A celebration of life services Saturday, March 28, at 2:00 pm CT at Cook-Walden Chapel of the Hill Funeral Home in Austin. The family suggests that in lieu of flowers, donations be sent in Jerry’s honor to NEW: PATHS, the National Eligibility Workers Association, P.O. Box 243466, Anchorage, AK 99524-3466.



2015 - Vermont
Lara Sobel

Social Worker

Lara Sobel, a Long Island native who taught Israeli dance in her spare time, was a social worker committed to helping Vermont families in need for the past 14 years. As Sobel left her office at the Vermont Department for Children and Families, she was shot and killed in the parking lot by a client who had recently lost custody of her child. Sobel’s surviving immediate family members include her parents, her spouse and two young daughters. Sobel’s father said his daughter “went to work every morning because she cared about children. Social workers want to help families, not harm them.”




2009 - New York
Lakisha Scriven
Case Worker


Lakisha Scriven was a caseworker for New York City’s child welfare agency, a job known for its grinding stress, high turnover and power to make anyone cynical. For four years, her days were spent investigating reports of abuse and neglect, calming angry parents, testifying before judges and, most painfully, removing children from their homes. She was killed outside her home in the Bronx, shot once in the back of the head as she loaded her two young daughters into their car for school. The police have not named any suspects.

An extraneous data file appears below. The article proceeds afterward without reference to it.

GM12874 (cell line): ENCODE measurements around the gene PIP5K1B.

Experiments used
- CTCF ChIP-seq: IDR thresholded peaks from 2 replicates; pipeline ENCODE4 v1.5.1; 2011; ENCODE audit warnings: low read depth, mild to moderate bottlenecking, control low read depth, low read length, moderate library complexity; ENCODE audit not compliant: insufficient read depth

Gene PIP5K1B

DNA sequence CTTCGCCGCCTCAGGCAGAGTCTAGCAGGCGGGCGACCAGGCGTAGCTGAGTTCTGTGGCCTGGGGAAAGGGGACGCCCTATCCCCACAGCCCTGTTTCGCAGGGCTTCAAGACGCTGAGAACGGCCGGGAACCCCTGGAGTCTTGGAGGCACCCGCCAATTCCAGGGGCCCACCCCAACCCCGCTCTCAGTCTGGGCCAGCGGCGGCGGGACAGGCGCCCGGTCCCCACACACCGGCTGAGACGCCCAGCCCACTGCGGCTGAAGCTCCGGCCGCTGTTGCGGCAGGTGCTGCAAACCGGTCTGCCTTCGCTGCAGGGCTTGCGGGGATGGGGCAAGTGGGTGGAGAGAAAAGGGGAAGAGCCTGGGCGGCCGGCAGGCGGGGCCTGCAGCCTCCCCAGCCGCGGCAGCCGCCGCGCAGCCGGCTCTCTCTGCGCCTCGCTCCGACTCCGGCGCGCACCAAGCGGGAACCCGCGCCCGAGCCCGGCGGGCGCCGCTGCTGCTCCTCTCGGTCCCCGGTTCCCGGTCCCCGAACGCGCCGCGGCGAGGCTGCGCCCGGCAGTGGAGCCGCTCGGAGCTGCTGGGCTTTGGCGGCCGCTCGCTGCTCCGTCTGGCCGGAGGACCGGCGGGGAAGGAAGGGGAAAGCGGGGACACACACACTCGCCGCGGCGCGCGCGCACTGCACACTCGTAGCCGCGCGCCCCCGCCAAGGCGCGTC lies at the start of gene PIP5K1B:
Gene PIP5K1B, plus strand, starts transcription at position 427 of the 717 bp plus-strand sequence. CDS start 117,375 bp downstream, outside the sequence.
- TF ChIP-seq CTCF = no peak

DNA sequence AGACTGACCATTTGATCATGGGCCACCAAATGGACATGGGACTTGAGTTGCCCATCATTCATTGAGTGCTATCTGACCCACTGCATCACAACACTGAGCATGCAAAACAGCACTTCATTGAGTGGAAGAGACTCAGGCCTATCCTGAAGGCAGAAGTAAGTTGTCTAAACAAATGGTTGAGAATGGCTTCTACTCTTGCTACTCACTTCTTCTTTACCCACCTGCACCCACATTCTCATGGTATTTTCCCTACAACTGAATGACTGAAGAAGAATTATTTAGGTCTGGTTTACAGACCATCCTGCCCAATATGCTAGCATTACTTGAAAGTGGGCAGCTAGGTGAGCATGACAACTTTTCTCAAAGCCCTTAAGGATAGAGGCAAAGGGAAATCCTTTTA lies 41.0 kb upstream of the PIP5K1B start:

2008 - Massachusetts

Diruhi Mattian 


Mattian, a psychotherapist from Wilmington, was the program director for the Lawrence FLEX program, which provides services to families with children with chronic mental illnesses and requiring intensive therapeutic involvement. According to police, Diruhi Mattian, 53, was stabbed to death by her teenage client, Thomas Belanger, 18, during a visit to his apartment. He then turned the knife on himself and slit his throat, police said.





2006 - Kentucky
Boni Frederick 
Social Service Aide


On Oct. 16, 2006, Boni Frederick, a social service aide in western Kentucky, was murdered while supervising a home visit with an infant. The killing sent shock waves through the community and the agency.






2005 - Illinois
Marilyn Bethell 
Substance Abuse Counselor